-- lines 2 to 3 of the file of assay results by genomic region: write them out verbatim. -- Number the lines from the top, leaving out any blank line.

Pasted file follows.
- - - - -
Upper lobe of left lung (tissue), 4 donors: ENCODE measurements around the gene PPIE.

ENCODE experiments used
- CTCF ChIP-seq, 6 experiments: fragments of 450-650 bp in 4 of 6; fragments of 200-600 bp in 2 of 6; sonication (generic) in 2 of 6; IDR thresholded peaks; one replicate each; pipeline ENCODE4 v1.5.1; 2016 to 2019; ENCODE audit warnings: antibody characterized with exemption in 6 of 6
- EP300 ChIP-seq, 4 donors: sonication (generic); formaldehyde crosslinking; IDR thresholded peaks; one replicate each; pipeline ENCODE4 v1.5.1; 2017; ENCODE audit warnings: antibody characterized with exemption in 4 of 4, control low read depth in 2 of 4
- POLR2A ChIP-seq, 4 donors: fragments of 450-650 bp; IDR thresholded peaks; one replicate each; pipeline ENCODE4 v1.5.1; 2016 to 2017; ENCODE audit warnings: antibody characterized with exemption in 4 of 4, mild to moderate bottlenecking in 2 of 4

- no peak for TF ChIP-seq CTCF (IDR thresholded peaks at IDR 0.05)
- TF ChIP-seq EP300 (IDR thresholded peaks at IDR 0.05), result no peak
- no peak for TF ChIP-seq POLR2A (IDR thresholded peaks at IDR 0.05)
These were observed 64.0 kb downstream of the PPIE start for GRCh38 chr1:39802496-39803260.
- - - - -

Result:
ENCODE experiments used
- CTCF ChIP-seq, 6 experiments: fragments of 450-650 bp in 4 of 6; fragments of 200-600 bp in 2 of 6; sonication (generic) in 2 of 6; IDR thresholded peaks; one replicate each; pipeline ENCODE4 v1.5.1; 2016 to 2019; ENCODE audit warnings: antibody characterized with exemption in 6 of 6